September 03, 2015

Productivity Isn’t What You Think: Rethinking the Role of HR

Dr. Tracy Brower, PhD, MM, MCRGlobal Vice President of Workplace Vitality™Mars Drinks

Published on September 3, 2015 by Human Resource Executive


Productivity isn’t what you think it is.

While it’s one of the most critical business outcomes for executives, and while the internet is rife with recommendations for how to ‘get productive quick’, there are unfortunately no secrets, magic wands, or easy formulas for driving productivity. However, HR is perfectly positioned to shift the dialogue about productivity to a new, more strategic place.

Productivity is all about people. Collaboration, engagement, well-being, and productivity combine to create a positive total experience of work, and in turn, positive business outcomes. Recognition of this inter-relationship provides the opportunity for HR to play a more intentional role. Here’s how:

It’s not just about the value-add. Frequently, productivity is connected with the reduction of non-value-added time, and the pursuit of increased efficiencies. But this isn’t the whole story. But rather than extracting all that we can from people, businesses will achieve greater productivity by considering how to add value for people.

HR can uniquely contribute by providing a holistic view.

  • Create the kind of workplace that is focused on the balance of all these elements: engagement, collaboration, well-being, and productivity – not just productivity. Provide amenities that send a message that employees are valued. Great coffee, access to services onsite, and healthy lunch options all send cues about the business’ investment in people.

It isn’t about doing the job right. Instead, it’s about doing the right job[i], which is the ‘why’ in what we do. People are motivated by feeling engaged and connected to a greater whole and feeling like their work matters.

HR can guide the business in ensuring that its vision is inspiring, that job expectations are clear, and that employees feel connected to shared goals.

  • Provide venues within the work environment where associates can connect with colleagues informally and see how their work intersects with that of others toward the company’s overall goals. Work cafes, connection zones with comfortable seating, and outdoor lunch areas all provide this kind of opportunity for linking with others.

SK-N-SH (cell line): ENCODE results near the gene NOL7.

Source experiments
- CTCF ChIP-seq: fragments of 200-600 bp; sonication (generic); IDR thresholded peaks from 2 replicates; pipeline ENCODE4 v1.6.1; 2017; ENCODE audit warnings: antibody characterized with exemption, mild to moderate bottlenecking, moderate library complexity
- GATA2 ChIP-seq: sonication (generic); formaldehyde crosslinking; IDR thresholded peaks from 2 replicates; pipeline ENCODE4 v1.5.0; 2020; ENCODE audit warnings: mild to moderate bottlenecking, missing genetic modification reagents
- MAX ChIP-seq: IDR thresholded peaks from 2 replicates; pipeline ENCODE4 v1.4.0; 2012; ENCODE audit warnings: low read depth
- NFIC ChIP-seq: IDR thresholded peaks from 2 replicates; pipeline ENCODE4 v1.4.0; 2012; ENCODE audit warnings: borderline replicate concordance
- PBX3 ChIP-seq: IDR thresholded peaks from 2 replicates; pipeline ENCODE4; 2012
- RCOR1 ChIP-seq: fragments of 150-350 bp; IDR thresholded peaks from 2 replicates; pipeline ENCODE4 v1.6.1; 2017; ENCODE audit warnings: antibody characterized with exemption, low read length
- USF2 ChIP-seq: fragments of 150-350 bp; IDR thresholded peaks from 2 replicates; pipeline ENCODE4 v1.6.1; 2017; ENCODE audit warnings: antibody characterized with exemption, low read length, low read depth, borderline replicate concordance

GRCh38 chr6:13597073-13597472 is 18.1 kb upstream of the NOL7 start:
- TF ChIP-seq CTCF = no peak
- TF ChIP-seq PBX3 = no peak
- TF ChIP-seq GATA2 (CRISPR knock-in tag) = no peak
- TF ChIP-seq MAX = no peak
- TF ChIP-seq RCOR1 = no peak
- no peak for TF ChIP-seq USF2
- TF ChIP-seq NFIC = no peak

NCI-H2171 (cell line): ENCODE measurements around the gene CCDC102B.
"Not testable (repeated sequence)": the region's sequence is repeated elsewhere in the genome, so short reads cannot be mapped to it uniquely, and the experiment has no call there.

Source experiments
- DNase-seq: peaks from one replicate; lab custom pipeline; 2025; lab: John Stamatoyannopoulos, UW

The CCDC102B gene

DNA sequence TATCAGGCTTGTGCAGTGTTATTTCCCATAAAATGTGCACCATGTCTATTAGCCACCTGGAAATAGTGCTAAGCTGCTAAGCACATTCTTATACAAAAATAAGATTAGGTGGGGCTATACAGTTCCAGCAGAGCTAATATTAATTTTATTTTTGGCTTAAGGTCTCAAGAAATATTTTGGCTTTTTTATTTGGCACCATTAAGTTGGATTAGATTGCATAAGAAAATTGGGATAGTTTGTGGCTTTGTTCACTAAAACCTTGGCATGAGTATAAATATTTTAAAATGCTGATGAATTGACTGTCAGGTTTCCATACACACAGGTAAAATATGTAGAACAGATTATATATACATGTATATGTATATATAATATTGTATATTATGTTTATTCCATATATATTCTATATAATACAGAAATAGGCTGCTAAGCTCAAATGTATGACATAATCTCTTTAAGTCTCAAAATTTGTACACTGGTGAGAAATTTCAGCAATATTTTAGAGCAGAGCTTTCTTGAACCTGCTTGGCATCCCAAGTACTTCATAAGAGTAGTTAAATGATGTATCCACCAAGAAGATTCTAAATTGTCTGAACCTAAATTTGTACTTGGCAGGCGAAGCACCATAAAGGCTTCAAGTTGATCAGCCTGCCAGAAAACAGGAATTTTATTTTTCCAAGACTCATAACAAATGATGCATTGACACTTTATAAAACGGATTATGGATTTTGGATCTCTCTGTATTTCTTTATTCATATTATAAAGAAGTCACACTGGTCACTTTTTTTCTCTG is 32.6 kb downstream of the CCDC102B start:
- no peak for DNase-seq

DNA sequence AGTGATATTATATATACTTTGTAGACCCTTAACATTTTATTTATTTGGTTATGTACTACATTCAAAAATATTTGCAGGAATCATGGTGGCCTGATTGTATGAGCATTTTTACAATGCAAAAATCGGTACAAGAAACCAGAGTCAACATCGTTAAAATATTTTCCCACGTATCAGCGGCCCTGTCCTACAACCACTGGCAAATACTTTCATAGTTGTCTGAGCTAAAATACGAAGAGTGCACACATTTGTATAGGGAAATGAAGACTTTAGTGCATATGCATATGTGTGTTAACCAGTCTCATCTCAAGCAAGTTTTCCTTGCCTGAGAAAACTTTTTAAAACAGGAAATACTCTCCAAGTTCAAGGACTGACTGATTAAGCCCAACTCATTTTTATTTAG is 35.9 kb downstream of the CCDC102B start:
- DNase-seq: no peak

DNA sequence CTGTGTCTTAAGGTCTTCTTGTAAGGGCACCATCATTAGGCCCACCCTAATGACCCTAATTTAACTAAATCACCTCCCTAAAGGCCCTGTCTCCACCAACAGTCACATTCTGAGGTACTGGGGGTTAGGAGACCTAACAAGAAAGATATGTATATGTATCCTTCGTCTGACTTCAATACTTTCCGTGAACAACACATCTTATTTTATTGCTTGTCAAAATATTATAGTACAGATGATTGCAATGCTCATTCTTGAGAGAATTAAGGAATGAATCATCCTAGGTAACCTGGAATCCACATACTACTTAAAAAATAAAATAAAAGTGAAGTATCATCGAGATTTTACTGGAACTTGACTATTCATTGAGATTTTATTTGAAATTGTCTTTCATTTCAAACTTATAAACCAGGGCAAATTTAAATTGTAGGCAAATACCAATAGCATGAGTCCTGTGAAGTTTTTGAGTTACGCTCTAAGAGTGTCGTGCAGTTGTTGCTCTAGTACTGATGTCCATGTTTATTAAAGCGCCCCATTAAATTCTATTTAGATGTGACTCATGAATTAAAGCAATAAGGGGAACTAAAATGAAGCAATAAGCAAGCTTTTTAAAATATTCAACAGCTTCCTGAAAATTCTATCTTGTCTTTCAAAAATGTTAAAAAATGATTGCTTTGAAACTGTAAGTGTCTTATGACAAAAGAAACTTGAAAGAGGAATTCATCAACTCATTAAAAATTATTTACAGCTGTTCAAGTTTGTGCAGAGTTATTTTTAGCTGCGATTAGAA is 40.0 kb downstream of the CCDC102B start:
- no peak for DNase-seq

It isn’t about activity. Many times, productivity gurus advocate for counting, analyzingand monitoring tasks in order to ensure productivity. But, an over-reliance on measurement can be counterproductive since just being busy doesn’t necessarily produce desired outcomes.

Again, HR has a critical role to play in helping to focus on accomplishment over more activity:

  • Create a culture and a workplace where leaders and associates are rewarded for results and performance to objectives.
  • Establish an atmosphere where there is plenty of feedback shared. Ensure that venuse are available where people can connect informally over coffee or lunch as well as collaborate more formally in conference rooms or zones with more privacy.
  • Ensure that associates have the opportunity to take breaks throughout the day. Giving the brain appropriate downtime throughout the work day enhances well-being and helps ensure that focus stays on the most important aspects of tasks.



Tracy Brower, PhD, MM, MCR is the Global VP of Workplace Vitality for Mars Drinks and the author of Bring Work to Life by Bringing Life to Work: A Guide for Leaders and Organizations which focuses on work-life fulfillment. Mars Drinks creates great-tasting moments at work and is a 100% workplace dedicated segment of Mars, Incorporated. Mars Drinks supports businesses who want to provide great working environments for their people by creating Workplace Vitality™ at the intersection of workplace engagement, collaboration, productivity and well-being.



[i] Peter Drucker said, “It’s more important to do the right job than to do the job right.”

Tags:Workplace Vitality